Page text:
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The Conversation TO BRIEFCASES FROM BUCKETS


The old British Rail ad slogan, ‘We’re getting there’, couldn’t be more apt as Gatwick Airport ramps up efforts to woo the corporate traveller. Gillian Upton speaks to the airport's Angus McIntyre


THE 'SORRY for the inconvenience’ signs emblazoned across hoardings and the plague of swarthy men in neon safety jackets around Gatwick’s two terminals say it all – something is changing at the UK's second largest airport. While these are palpable signs of change,


the airport began an almost imperceptible metamorphosis much earlier, in 2009, immediately after swapping its BAA parent for independent ownership. This came in the shape of a group of international investment funds in December that year, the largest being Global Infrastructure Partners (GIP). Owners of London City Airport and other exclusively transport, energy and water/waste concerns, they have been pulling the strings ever since in order to achieve return on the £1.5billion investment these former Credit Suisse execs shelled out. “There’s been a change in attitude since BAA,” explains Gatwick’s Angus McIntyre. “We’d been revving up for the new world 12 months before, then the gloves came off at midnight when the new owners arrived.”


What’s changed is the culture, passion and size


of budgets, says McIntyre. “GIP has a whole different ethos. They are much more driven and focussed, and demanding, and rightly so.”. McIntyre took on the title of Airline Business Development Manager, Commercial, six months before the airport’s sale, wooing only those airlines with point-to-point leisure routes. Since the sale it’s become a very different remit. Today, McIntyre occupies centre stage in Gatwick’s new strategy to lure the corporate market. He’s already signed up Vietnam Airlines, Hong Kong Airlines, Air Asia X and Air China, reflecting the main goal of targeting airlines from this burgeoning economic region. Flights from Asia conveniently arrive at the crack of dawn, when Gatwick has spare slots. McIntyre divides the world with counterpart Simon Edwards. While he has Asia and Australia, Edwards handles the Americas, Europe and Africa. A flat US economy, and an airport well served by European short-haul and mid-haul carriers, means Asia is the obvious target.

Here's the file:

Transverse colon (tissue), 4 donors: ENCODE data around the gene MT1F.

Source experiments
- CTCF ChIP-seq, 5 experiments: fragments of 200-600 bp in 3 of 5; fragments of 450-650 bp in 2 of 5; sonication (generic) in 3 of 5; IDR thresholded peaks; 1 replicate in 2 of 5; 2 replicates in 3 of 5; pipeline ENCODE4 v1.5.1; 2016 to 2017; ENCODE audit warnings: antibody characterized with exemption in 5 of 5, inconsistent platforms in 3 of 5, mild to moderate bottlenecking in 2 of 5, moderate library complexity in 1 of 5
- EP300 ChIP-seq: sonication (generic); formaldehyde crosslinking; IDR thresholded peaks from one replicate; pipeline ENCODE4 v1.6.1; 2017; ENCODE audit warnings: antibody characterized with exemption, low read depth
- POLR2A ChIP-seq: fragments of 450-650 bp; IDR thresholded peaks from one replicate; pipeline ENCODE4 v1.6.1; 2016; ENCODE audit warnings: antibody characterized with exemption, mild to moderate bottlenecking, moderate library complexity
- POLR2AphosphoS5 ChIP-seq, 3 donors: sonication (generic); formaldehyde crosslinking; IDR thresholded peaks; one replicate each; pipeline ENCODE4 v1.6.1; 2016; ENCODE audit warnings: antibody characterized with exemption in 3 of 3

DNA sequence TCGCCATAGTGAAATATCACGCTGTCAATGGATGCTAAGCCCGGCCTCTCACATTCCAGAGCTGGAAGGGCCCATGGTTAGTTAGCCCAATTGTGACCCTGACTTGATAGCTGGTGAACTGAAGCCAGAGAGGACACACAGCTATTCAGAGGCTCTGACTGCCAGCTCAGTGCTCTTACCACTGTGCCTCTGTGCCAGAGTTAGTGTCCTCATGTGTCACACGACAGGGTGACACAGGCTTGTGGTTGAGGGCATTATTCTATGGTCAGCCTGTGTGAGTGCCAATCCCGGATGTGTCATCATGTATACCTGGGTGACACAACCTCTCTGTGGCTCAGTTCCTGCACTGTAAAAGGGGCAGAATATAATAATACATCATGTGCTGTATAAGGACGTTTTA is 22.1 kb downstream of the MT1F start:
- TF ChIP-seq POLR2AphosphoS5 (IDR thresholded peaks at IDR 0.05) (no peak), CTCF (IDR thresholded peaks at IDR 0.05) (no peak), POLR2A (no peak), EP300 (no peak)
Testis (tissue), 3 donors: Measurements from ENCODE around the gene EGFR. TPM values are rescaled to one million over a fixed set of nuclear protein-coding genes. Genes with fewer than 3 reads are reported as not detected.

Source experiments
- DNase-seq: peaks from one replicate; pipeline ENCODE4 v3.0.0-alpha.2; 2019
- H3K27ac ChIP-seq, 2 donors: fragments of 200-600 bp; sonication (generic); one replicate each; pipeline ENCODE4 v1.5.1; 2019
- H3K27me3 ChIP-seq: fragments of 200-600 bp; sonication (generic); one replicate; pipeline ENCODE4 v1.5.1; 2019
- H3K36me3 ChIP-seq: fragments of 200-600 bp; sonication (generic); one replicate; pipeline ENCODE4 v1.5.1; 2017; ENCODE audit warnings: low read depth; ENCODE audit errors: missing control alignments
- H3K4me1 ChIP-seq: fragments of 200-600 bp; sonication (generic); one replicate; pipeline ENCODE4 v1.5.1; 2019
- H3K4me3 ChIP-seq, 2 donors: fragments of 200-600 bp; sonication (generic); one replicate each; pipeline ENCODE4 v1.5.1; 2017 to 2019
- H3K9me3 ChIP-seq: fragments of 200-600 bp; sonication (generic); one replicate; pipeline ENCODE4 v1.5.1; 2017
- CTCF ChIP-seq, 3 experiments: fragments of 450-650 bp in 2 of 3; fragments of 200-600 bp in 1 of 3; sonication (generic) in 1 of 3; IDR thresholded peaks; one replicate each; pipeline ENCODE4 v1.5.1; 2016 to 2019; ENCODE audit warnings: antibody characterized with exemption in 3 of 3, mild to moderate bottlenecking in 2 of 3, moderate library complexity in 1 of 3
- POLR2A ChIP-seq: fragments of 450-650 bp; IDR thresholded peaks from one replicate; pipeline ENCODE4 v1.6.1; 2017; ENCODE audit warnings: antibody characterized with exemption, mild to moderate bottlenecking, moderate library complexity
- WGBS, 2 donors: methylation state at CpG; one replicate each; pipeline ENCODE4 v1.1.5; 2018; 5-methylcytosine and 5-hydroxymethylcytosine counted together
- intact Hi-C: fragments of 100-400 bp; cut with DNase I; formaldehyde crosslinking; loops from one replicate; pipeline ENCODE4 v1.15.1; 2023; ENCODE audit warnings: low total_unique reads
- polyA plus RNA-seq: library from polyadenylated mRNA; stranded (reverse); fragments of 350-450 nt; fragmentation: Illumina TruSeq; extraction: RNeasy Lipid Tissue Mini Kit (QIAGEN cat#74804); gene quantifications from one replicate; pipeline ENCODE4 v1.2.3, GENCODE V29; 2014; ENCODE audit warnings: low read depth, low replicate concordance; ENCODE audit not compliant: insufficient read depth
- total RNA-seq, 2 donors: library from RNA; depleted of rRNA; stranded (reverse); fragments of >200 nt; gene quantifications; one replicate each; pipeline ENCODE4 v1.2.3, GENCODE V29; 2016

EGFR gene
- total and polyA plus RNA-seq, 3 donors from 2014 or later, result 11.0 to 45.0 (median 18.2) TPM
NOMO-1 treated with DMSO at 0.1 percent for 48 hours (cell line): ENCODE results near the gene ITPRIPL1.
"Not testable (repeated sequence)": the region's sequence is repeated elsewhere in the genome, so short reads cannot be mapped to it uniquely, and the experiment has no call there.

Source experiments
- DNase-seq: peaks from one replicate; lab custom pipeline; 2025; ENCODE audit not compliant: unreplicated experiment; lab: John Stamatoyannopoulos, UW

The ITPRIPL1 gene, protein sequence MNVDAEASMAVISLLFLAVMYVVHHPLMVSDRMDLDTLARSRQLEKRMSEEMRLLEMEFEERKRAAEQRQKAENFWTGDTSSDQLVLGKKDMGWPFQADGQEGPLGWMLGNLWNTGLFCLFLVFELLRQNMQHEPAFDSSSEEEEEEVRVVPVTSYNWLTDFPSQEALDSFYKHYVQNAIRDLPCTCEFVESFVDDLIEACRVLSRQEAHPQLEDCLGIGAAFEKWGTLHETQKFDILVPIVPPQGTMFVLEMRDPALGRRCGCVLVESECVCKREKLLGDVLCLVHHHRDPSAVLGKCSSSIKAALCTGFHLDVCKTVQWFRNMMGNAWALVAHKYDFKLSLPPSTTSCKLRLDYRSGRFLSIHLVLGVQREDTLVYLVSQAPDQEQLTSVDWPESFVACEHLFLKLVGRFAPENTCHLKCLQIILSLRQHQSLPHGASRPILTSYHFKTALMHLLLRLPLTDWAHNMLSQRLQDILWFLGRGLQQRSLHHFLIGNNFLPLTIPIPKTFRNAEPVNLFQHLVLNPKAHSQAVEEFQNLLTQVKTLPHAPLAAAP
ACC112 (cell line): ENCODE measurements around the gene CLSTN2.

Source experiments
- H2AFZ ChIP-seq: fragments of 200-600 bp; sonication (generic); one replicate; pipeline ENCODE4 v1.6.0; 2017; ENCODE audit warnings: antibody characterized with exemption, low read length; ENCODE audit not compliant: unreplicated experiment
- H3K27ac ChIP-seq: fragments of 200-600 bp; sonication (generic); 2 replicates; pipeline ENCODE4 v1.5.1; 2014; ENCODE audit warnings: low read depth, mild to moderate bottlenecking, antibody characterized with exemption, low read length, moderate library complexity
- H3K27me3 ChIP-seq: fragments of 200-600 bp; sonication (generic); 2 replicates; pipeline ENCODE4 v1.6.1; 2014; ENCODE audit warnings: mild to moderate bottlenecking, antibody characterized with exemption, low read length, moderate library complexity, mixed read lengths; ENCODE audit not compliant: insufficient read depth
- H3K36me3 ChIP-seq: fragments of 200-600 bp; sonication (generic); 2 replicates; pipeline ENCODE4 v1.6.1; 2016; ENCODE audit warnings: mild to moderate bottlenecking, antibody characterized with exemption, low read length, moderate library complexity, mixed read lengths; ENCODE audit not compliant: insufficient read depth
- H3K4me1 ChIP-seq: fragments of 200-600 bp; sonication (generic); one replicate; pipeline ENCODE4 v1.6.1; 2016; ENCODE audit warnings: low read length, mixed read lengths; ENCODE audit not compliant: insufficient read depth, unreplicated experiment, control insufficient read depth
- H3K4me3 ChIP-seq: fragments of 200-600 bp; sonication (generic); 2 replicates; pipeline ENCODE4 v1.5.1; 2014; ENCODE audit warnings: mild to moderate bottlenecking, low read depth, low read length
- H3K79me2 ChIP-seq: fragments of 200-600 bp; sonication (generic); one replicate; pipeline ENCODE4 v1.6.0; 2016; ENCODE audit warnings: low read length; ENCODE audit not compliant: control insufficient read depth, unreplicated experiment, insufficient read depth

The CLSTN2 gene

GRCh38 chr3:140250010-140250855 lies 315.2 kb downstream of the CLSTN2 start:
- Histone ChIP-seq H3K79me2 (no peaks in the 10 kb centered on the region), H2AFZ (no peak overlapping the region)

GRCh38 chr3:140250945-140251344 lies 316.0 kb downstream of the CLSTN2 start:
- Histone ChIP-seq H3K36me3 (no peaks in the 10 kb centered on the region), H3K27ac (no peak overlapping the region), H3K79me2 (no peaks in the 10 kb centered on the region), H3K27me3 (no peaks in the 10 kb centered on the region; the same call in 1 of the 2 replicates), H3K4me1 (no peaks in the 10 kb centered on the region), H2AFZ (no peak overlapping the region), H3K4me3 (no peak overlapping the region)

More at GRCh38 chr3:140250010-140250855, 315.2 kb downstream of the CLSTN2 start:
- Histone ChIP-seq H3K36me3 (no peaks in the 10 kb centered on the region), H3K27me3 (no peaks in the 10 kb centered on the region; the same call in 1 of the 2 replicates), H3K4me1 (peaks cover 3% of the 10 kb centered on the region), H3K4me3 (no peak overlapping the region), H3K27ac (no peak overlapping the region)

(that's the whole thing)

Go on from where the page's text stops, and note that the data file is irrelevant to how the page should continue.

It’s a big ask because Gatwick is a point to


point leisure airport, reflected by its plethora of low-cost carriers and charters, myriad shops, restaurants and bucket and spade customers. What business traveller in their right mind would want to negotiate their way through all that? EasyJet is Gatwick’s biggest customer – accounting for a third of the airport’s business – and joins other low-cost airlines, such as Norwegian, to bolster this market segment to 45 per cent. Charters soak up another 30 per cent and scheduled carriers account for the remaining 25 per cent. Of the 33 million passengers passing through Gatwick each year, only 10 to 15 per cent are travelling on business. Before Open Skies, the picture was more balanced between the three market segments, roughly at one third each, and this is the future target. “That’s a happy mix,” says McIntyre. “It’s all about route development, under- standing the airlines’ requirements and growing their business” he says. He sees his role as a relationship manager and is seen as the voice of


18 I THE BUSINESS TRAVEL MAGAZINE


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